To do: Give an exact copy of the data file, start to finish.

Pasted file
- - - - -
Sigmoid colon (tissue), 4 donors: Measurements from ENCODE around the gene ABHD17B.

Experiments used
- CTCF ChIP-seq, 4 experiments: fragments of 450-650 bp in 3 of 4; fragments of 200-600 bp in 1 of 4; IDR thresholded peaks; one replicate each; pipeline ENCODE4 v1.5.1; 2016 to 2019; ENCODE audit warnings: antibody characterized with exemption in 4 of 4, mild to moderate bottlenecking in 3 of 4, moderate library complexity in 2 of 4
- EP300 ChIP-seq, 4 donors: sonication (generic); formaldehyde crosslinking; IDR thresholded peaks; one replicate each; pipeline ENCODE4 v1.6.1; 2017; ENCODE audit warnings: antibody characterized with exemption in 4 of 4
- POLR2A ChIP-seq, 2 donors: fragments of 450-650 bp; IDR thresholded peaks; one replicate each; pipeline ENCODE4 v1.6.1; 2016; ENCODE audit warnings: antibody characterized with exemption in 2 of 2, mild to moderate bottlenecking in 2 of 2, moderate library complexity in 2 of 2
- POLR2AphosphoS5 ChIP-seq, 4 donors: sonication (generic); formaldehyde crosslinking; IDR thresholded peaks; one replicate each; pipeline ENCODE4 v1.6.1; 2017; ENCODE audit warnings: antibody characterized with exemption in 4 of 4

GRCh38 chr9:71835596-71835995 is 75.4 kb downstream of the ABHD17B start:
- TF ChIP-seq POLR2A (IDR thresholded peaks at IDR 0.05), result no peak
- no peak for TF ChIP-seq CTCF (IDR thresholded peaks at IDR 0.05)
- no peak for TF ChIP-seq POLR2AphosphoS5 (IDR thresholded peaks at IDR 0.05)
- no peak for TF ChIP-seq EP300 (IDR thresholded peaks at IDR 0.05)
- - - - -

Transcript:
Sigmoid colon (tissue), 4 donors: Measurements from ENCODE around the gene ABHD17B.

Experiments used
- CTCF ChIP-seq, 4 experiments: fragments of 450-650 bp in 3 of 4; fragments of 200-600 bp in 1 of 4; IDR thresholded peaks; one replicate each; pipeline ENCODE4 v1.5.1; 2016 to 2019; ENCODE audit warnings: antibody characterized with exemption in 4 of 4, mild to moderate bottlenecking in 3 of 4, moderate library complexity in 2 of 4
- EP300 ChIP-seq, 4 donors: sonication (generic); formaldehyde crosslinking; IDR thresholded peaks; one replicate each; pipeline ENCODE4 v1.6.1; 2017; ENCODE audit warnings: antibody characterized with exemption in 4 of 4
- POLR2A ChIP-seq, 2 donors: fragments of 450-650 bp; IDR thresholded peaks; one replicate each; pipeline ENCODE4 v1.6.1; 2016; ENCODE audit warnings: antibody characterized with exemption in 2 of 2, mild to moderate bottlenecking in 2 of 2, moderate library complexity in 2 of 2
- POLR2AphosphoS5 ChIP-seq, 4 donors: sonication (generic); formaldehyde crosslinking; IDR thresholded peaks; one replicate each; pipeline ENCODE4 v1.6.1; 2017; ENCODE audit warnings: antibody characterized with exemption in 4 of 4

GRCh38 chr9:71835596-71835995 is 75.4 kb downstream of the ABHD17B start:
- TF ChIP-seq POLR2A (IDR thresholded peaks at IDR 0.05), result no peak
- no peak for TF ChIP-seq CTCF (IDR thresholded peaks at IDR 0.05)
- no peak for TF ChIP-seq POLR2AphosphoS5 (IDR thresholded peaks at IDR 0.05)
- no peak for TF ChIP-seq EP300 (IDR thresholded peaks at IDR 0.05)